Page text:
The Factory Method Pattern

The factory method is a creational design pattern. It’s intent is to create instances of classes without having to explicitly call new on them.

Why would you want to do this?

The problem this pattern tries to solve is to have a mechanism for creating an instance of a class without knowing what type will be created.

The GOF defines the gactory method as:

“Define an interface for creating an object, but let subclasses decide which class to instantiate. Factory Method lets a class defer instantiation to subclasses.”

Example

To be the factory method, it has to handle the actual creation of the new instance, if it doesn’t create it, it may be the template pattern or something else.

This example will try to be very descriptive:

class Transport
  def get_to_location
    # the get_new_vehicle method
    # is our factory method, which will
    # determine which vehicle to create
    vehicle = get_new_vehicle
    vehicle.drive # each vehicle class implements the drive method
  end

  def get_new_vehicle
    raise "abstract method, implement in children class"
  end

A derivative class of the Transport class will implement the factory method get_new_vehicle:

class WilburTransport < Transport
  # Wilbur wishes he drives a Ferrari :-)
  def get_new_vehicle
    Ferrari.new
  end
end

class publicTransport < Transport
  def get_new_vehicle
    Bus.new
  end
end

Some notes about the Factory Pattern

  1. You should use the factory pattern when you have a class that does not know what objects it should create, or when you want the subclasses to determine the type of objects that should be created.
  2. It helps with the single responsibility principle by moving the creation of objects to one part of the system making it easier to maintain.
  3. Helps you conform with the open/close principle in that you can add new types of objects without breaking existing functionality.

On design patterns

Very often I find fellow developers struggling with design patterns. They get the question in a job interview or they need them in their daily life to build better system designs. Design patterns are a very important piece in the developers toolchain. I will explain about them and how to use them.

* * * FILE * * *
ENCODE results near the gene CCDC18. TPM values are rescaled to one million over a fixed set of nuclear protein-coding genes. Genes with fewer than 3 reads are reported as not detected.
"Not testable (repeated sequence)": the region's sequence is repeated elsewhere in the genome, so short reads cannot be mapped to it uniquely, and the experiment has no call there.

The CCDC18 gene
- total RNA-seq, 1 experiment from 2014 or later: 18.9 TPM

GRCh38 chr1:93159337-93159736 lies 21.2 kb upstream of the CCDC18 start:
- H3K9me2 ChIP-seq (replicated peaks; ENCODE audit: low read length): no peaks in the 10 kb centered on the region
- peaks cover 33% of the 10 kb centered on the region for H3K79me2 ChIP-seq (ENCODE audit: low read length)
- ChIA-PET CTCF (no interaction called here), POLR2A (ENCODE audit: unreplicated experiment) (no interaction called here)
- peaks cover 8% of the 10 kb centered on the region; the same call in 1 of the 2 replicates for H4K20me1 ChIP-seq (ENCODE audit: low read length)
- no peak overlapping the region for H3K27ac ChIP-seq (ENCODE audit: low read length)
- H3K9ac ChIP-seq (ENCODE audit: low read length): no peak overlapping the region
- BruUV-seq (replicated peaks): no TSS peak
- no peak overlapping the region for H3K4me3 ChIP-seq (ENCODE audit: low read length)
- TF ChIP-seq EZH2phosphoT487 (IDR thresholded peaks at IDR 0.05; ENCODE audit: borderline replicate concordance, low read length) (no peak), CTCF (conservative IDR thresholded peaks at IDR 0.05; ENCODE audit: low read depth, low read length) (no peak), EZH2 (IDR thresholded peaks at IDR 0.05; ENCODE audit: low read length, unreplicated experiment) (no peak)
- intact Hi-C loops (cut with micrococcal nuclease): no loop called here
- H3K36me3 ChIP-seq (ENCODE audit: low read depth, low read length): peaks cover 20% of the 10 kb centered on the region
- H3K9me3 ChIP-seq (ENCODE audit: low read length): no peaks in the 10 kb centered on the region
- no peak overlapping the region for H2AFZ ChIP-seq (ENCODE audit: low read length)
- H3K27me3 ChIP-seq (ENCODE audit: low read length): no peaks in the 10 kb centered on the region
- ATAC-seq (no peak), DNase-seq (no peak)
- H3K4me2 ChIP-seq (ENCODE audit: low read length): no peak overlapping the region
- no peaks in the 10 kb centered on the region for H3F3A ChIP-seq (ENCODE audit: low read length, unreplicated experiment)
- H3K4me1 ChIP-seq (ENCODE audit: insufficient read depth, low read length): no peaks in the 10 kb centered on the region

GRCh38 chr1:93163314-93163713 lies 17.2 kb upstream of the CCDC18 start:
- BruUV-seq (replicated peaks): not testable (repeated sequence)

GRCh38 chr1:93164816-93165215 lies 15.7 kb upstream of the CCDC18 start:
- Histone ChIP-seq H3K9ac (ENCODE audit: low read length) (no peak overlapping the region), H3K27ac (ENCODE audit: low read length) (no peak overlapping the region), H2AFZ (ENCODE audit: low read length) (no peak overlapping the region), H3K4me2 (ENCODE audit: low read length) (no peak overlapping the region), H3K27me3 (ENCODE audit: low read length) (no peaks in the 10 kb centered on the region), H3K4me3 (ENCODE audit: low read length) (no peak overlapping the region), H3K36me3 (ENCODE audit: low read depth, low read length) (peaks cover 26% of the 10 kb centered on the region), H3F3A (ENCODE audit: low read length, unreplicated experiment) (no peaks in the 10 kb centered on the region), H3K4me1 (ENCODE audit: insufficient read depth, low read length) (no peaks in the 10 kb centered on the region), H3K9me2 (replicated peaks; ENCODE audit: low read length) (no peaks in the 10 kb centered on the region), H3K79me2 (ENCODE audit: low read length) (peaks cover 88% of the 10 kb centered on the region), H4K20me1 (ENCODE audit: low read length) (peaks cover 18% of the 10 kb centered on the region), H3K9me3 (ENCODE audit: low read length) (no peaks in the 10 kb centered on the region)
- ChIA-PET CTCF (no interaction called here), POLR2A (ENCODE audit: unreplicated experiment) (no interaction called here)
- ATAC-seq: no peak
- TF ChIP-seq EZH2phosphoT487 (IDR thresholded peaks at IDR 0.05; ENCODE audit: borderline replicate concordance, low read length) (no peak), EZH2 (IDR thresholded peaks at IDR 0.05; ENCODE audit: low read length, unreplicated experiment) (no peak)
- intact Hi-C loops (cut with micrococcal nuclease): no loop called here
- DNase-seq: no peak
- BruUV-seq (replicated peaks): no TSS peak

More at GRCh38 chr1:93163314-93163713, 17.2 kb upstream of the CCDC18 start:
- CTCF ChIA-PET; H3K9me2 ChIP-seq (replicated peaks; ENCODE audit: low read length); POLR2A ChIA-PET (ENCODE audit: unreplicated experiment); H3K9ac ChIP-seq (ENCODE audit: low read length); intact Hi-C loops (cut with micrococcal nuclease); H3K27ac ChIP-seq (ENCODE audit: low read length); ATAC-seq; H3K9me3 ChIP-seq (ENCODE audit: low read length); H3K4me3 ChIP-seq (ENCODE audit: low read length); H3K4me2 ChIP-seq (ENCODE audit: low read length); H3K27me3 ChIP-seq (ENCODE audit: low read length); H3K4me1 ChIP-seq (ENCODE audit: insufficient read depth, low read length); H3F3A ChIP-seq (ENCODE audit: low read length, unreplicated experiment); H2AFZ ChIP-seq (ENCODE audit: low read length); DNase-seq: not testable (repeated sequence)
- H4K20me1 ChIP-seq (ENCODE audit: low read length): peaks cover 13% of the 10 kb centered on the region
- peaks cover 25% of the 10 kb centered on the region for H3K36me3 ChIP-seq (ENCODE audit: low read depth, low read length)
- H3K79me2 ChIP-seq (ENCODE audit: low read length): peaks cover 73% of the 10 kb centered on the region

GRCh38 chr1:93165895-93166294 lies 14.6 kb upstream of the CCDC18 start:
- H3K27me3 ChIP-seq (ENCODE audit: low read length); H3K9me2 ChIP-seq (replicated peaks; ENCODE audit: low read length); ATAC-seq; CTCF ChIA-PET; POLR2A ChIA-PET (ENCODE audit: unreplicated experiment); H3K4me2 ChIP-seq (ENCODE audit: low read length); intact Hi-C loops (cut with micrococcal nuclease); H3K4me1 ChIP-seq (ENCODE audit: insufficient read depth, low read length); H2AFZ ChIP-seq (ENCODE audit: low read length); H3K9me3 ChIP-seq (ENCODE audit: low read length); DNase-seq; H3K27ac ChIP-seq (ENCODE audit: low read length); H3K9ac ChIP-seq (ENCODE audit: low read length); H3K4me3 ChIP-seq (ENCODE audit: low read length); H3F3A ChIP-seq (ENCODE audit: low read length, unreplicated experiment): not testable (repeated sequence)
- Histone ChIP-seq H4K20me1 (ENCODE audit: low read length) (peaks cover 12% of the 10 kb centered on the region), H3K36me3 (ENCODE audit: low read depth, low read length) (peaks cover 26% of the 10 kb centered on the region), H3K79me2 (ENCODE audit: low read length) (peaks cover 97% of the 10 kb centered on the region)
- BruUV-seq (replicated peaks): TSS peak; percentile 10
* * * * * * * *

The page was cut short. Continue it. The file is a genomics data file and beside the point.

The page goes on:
Design patterns are solutions to frequent problems in software design. They are kind of like a blueprint that you can customize for a recurring design problem in your code.

You cannot take a pattern and copy it from somewhere else, they are more like a concept for general problems. You can follow the details of the pattern and change it to suit you specific scenario.

Patterns are usually confounded with algorithms because they both describe typical solutions to general problems. An algorithm expresses the detailed steps to solve a problem. A pattern is a higher level description of a design solution. You can use the same pattern in different projects and the code can be different.

Design patterns are classified by their intent and purpose as:

Creational Design Patterns

Creational patterns provides mechanisms for creating objects and reuse existing code.

Structural Design Patterns

Structural patterns explain how to assemble objects and classes into larger structures and maintining this structures flexible and efficient.

  • Adapter
  • Bridge
  • Composite
  • Decorator
  • Facade
  • Flyweight
  • Proxy

Behavioral Design Patterns

Behavioral patterns are concerned with algorithms and responsibilities between objects.

  • Chain of responsibility
  • Command
  • Iterator
  • Mediator
  • Memento
  • Observer
  • State
  • Strategy
  • Template Method
  • Visitor

Automating explicit commit story with Conventional Commits

I am always looking for ways to make me a better developer. This includes improving the coding process and automation of coding tasks. One area I have been improving is my writing of commit messages.

One bad habit one use to take under time constraints is to ignore documentation. Missing documentation is not important until it is, then, it is important.

That’s one area I’m trying to improve in. Good commit messages are a most often ignored form of documentation, so how do we improve them?

I became aware of Conventional Commits thanks to Enhance your git log with conventional commits. I liked the article and started writing conventional commits by hand for the last couple of days.

I wanted to automate enforcing conventional commit messages in all my projects. I googled and found the tools I needed to set it up globally for all commit messages:

Commitizen

Commitizen is a handy script that prompts and builds the parts of a conventional commit message.

The first step is to install it: (taken from their README)

npm install -g commitizen

Install your prefered commitizen adapter globally, for example cz-conventional-changelog:

npm install -g cz-commitizen-changelog

Create a .czrc file with the path of the commitizen adapter

echo '{ "path": "cz-conventional-changelog" }' > ~/.czrc

After Commitizen installs instead of using git commit, you create a commit using git cz.

First it will ask for the type of commit:

Then it will ask for a commit subject, description, breaking changes and open issues:

Now that the commit is ready we can continue to the next step.

Commitlint

Commitlint is a tool that will lint your commit message and notify you if it adheres to a standard you’ve chosen.

Global installation is as easy as Commitizen’s. We need to configure some stuff that’s not in the README.

Install the CLI and the configuration you want:

npm install -g @commitlint/cli @commitlint/config-conventional

Create a global config file:

echo "module.exports = {extends: ['@commitlint/config-conventional']}" > ~/commitlint.config.js

That’s all. You can test it to make sure the install is correct:

echo 'must fail' | commitlint

If you want to see a passing message try:

echo 'fix(broken links) fix broken links in homepage'

now we are ready to tie all together …

Git Hook

Commitlint doesn’t do much by it’s own, until it’s placed in a git hook. From inside this hook we will fail the commit message if it does not follow the standard.